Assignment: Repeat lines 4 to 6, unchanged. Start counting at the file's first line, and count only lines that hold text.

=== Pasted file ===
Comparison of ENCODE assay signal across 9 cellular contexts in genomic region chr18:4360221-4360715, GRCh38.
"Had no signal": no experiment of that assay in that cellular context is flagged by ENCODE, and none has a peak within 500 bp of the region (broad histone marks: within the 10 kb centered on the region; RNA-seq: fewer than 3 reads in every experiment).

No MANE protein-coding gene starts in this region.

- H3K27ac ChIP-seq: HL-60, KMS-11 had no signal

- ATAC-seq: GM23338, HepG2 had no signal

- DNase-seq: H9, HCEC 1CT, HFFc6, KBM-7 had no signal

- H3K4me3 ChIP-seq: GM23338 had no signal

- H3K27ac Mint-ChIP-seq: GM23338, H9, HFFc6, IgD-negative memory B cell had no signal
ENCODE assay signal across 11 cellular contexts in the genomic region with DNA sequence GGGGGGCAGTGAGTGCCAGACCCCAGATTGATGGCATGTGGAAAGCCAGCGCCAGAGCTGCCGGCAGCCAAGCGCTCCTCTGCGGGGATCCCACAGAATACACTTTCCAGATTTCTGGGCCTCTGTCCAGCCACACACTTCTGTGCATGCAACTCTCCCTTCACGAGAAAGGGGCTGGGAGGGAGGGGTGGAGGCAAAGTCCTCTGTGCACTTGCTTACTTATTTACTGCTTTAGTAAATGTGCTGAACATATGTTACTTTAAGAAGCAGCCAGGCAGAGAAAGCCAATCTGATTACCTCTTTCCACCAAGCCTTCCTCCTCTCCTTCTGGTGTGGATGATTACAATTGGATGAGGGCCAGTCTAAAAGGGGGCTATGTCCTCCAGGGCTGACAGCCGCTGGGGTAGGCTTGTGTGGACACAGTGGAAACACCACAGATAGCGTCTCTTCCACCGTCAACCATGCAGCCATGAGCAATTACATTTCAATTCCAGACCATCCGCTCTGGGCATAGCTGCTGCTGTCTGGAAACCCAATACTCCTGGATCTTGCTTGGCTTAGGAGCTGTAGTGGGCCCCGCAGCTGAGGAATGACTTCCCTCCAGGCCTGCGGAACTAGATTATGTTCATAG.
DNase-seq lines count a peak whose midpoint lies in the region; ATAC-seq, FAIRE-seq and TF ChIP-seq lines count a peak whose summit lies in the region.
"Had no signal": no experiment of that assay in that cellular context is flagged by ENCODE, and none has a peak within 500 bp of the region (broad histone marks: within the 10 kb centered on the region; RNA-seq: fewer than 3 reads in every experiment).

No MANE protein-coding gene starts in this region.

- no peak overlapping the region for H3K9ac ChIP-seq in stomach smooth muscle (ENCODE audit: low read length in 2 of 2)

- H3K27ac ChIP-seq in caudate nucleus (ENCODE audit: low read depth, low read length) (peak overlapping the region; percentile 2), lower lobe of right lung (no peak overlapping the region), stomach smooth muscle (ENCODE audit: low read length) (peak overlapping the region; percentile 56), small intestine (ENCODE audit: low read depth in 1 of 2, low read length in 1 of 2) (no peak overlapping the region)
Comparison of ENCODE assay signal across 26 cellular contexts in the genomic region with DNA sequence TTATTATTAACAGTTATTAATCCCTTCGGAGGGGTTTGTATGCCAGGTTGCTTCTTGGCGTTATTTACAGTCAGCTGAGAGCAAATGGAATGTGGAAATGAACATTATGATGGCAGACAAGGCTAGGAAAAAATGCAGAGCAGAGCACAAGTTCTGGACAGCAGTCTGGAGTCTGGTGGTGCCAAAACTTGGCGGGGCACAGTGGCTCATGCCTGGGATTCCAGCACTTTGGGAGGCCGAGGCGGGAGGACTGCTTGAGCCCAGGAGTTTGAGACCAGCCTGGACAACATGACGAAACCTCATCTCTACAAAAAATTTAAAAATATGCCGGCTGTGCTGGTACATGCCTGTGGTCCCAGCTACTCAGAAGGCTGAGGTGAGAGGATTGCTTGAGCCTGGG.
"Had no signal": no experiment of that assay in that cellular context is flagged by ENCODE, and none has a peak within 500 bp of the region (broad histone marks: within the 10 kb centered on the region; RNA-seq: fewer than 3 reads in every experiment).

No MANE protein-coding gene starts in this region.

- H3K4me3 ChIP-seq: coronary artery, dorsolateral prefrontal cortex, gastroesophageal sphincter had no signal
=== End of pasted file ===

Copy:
- H3K27ac ChIP-seq: HL-60, KMS-11 had no signal

- ATAC-seq: GM23338, HepG2 had no signal

- DNase-seq: H9, HCEC 1CT, HFFc6, KBM-7 had no signal